By PJ Cunningham
At Croke Park
Jim Gavin walks along as the only man to lead a GAA team – hurling or football – to the previously elusive five-in-a-row, but the Dublin supremo spent much of Saturday night humbly deflecting the credit for the elevation of his squad to sporting immortals to those around him.
In particular, he singled out his goalkeeper, Stephen Cluxton for the highest praise after he did the on-field leading for a fifth time in a row, and sixth in all up the Hogan Stand steps to collect Sam Maguire, following their 1-18 to 0-15 win replay over Kerry on Saturday evening.
Together with nine others, the Parnell’s custodian now has seven All-Ireland medals in his collection – and Saturday’s win was the one into the history books going back 135 years.
He may be 37 but his fitness is such that he could carry on until his 40th birthday at least – and judging by his brilliant save from Stephen O’Brien in the 54th minutes of the replay, his reflexes, if anything, seems to be getting better with age.
“He is a master of his craft,” said Gavin, who showed great prescience back in 2014 when he appointed Cluxton as his captain.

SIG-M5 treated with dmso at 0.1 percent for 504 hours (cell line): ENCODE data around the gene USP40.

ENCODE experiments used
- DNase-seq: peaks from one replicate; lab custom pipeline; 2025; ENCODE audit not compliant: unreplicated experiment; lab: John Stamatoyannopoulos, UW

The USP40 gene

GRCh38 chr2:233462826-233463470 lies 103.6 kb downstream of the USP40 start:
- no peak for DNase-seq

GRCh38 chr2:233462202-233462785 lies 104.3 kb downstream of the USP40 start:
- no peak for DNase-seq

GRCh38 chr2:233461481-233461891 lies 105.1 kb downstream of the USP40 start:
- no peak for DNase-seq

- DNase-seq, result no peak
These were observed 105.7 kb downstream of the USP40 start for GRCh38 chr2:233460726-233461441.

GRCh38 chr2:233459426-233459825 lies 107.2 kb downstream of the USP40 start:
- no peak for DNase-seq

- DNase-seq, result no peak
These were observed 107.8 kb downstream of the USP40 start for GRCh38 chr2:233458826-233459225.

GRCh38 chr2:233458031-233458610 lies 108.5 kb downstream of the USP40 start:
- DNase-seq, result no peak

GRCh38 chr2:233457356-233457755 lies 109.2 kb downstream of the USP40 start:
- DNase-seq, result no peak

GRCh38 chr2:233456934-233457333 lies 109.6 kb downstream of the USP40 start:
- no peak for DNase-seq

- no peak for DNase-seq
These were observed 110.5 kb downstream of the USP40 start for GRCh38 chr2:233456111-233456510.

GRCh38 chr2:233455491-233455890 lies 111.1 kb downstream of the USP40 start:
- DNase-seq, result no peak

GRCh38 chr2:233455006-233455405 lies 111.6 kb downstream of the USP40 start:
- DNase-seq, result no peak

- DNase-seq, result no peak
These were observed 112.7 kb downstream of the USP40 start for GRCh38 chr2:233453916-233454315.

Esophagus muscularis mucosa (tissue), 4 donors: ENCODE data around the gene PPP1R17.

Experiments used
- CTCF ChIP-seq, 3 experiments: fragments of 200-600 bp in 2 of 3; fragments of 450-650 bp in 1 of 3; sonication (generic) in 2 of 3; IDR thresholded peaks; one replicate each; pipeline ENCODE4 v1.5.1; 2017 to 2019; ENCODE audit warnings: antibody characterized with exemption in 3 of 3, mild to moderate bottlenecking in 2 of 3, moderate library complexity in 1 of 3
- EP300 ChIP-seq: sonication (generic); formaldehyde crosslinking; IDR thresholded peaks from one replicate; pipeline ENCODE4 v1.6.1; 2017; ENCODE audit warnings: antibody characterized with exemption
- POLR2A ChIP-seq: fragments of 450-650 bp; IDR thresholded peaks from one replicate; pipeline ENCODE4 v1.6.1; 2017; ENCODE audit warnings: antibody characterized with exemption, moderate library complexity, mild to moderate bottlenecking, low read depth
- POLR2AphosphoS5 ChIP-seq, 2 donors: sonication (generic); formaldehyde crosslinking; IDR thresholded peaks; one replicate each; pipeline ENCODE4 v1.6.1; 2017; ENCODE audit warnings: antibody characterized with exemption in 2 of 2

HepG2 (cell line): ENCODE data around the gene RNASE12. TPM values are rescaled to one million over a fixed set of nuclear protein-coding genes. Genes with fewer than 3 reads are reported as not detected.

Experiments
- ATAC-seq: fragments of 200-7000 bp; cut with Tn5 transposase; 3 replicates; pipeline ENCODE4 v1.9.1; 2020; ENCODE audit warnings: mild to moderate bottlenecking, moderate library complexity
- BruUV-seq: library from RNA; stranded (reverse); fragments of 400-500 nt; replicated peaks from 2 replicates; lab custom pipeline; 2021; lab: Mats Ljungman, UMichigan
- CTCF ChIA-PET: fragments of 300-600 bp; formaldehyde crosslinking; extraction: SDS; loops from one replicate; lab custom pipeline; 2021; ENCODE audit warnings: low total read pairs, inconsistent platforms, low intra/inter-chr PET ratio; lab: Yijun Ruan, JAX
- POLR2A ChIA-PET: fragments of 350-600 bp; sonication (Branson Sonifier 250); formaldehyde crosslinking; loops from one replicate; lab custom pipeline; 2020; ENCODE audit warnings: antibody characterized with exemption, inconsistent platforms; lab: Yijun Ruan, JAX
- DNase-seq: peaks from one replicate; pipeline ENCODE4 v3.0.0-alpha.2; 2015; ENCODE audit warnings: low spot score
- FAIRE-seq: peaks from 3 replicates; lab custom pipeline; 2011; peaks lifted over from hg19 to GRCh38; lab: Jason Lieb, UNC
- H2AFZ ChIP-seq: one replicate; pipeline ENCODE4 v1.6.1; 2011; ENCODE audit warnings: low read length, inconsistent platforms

“He inspires people around him. He’s well able to talk, very articulate, but actions are what I’m interested in and that’s what Stephen Cluxton is all about – he’s a doer.”
And he praised his squad for the way they disposed of the Kerry challenge, albeit after a replay.
“When you beat a team like Kerry, that asked questions of guys over two days. They showed their character over the last two games, whatever questions were asked of them, and I am so happy for them.”
The manager admitted that achieving the five-in-a-row still hadn’t really registered in this thoughts.
“I haven’t really thought about it – that’s a fact. I’m not denying it and it’s great for the county, but our primary aim was to get a performance – and that’s not trying to dismiss it in any way.
“When you go into a game you have to get your game plan right and your process right, that’s what delivers a performance like that and that’s what brings the result.”
Kerry manager Peter Keane was philosophical at the outcome, while stating he was proud of how his charges had performed.
“We were there in the first half, we were chasing a bit at four points down at one stage, and then we got back level at half-time,” he said.
“The goal wasn’t part of the plan just after half-time and we worked our way back into it. We had our chances, but were always chasing it.
“If you concede a goal, it’s as good a time as any to do it because you have 40 minutes left to get it back. When we had our goal chance, we were three points down. We had chances,” he said matter-of-factly.”
Of the future, he went on: “This is a young team. We had 11 starting in an All-Ireland final for the first time in the drawn game and two more that came on, so that’s 13.
“In many ways it was great that we got another shot and another opportunity to build on that.”